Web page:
Page 48

2015WinterShotcreteEMag

tunnel into the open portal area by providing a spacing of 4 ft-2 in. (1.27 m) center-to-center. The free-standing arch often termed as shotcrete arches were reinforced with two layers of welded canopy. Recent examples for the use of shotcrete wire reinforcement, W9 x W9 at 6 in. (152 mm) canopies can be found at the Weehawken Tunnel center-to-center spacing in both directions, as a in New Jersey and Devil’s Slide Tunnel in Cali- minimum reinforcement to control cracking from fornia. While the initial lining during tunnel shrinkage and temperature changes. excavation and support is applied against the ground, an artificial surface on the backside has Construction Sequence to be provided for a free-standing arch to allow The schematic of the construction sequence is for the buildup of the shotcrete lining. illustrated in Fig. 7 and detailed in the following The cross section in Fig. 3 illustrates a typical steps (see Fig. 4 and 7 through 10): configuration of a self-bearing shotcrete arch. Step 1: The construction started with demoli- Structurally, the arch wall is 6 in. (152 mm) thick tion of the existing ventilation arch wall. and supports itself as a free-standing, self-bearing Step 2: In the second step, lattice girders were arch, loaded by the weight of the two vertical installed along the arch periphery and along two overlying walls. These vertical walls do not have vertical wall sections. The lattice girders were any structural function and are for ventilation secured with undercut anchors at the top and purposes only. The arch walls and the vertical dowels at the bottom of the arch of the main tunnel walls have embedded lattice girders at a typical lining. The lattice girders were comprised of a Fig. 7: Typical construction sequence 46 Shotcrete • Winter 2015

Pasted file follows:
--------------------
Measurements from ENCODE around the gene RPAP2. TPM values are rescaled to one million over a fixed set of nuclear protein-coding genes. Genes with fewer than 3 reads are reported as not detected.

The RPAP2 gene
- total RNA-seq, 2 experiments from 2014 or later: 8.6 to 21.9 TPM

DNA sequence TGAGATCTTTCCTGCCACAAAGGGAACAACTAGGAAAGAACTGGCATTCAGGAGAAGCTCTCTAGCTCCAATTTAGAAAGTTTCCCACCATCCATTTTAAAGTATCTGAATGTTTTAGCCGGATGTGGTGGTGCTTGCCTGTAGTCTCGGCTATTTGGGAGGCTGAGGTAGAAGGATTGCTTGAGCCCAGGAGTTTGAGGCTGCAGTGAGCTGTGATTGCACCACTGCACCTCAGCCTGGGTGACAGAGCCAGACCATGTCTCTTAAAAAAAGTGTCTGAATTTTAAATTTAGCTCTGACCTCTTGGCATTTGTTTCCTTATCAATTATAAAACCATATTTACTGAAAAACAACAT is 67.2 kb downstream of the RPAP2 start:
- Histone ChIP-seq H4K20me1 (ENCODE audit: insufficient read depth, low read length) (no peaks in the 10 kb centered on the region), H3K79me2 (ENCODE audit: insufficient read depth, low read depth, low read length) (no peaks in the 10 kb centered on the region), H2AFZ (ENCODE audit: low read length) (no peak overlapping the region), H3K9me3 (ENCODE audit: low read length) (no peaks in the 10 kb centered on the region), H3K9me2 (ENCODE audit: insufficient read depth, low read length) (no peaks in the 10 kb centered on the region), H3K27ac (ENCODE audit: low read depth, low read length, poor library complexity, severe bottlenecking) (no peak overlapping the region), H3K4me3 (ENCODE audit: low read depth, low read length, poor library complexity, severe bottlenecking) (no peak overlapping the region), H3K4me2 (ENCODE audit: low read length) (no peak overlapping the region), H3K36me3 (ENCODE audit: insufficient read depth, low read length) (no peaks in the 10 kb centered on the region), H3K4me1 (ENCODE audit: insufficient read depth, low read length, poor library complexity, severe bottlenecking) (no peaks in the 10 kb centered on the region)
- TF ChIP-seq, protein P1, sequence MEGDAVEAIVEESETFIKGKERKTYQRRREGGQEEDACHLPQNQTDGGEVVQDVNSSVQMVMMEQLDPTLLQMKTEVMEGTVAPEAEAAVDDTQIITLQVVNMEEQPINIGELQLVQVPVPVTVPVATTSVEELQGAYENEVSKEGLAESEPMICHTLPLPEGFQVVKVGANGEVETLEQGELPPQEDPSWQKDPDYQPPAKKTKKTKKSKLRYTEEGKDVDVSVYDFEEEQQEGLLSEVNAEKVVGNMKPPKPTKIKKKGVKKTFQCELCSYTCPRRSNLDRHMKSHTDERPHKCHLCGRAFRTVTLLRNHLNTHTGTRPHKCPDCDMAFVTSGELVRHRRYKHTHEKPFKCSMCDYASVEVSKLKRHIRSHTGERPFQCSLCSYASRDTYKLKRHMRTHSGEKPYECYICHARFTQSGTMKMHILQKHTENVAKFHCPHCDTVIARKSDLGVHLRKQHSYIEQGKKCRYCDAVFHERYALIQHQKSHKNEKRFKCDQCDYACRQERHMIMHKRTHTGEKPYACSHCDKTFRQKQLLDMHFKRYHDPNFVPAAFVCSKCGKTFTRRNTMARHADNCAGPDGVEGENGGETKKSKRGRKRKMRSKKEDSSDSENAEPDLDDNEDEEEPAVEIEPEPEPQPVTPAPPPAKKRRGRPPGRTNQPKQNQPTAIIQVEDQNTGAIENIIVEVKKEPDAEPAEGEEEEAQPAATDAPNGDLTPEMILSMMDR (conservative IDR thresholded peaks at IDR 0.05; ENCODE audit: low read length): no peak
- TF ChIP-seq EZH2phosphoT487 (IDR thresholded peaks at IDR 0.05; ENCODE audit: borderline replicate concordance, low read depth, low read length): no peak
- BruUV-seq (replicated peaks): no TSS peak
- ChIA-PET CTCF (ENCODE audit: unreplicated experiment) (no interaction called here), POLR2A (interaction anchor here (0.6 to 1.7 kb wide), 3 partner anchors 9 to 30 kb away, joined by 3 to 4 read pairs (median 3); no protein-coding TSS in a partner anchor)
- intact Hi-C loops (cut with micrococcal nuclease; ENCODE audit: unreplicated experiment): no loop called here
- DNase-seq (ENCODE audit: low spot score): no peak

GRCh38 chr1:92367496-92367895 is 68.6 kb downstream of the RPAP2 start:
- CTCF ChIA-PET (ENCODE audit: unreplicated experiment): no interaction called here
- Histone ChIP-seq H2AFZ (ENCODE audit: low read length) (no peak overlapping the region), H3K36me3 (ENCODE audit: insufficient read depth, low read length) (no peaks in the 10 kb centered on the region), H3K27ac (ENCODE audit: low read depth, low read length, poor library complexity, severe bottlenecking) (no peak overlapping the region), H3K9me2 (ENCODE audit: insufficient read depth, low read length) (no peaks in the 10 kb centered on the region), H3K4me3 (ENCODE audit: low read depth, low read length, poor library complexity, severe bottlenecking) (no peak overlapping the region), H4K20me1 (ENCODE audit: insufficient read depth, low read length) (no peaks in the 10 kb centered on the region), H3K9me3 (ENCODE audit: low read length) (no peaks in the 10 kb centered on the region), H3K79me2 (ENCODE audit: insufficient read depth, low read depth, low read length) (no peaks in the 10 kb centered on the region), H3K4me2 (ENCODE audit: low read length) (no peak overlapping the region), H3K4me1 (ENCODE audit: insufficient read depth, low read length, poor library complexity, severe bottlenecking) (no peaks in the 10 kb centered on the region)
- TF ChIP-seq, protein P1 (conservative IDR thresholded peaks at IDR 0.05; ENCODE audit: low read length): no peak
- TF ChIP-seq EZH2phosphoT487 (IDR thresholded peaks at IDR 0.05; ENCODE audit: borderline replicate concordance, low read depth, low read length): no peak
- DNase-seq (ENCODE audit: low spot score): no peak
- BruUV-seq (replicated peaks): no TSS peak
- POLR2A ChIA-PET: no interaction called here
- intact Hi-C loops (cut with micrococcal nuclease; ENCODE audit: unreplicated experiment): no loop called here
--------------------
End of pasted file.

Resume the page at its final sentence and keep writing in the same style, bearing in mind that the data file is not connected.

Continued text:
2015WinterShotcreteEMag
To see the actual publication please follow the link above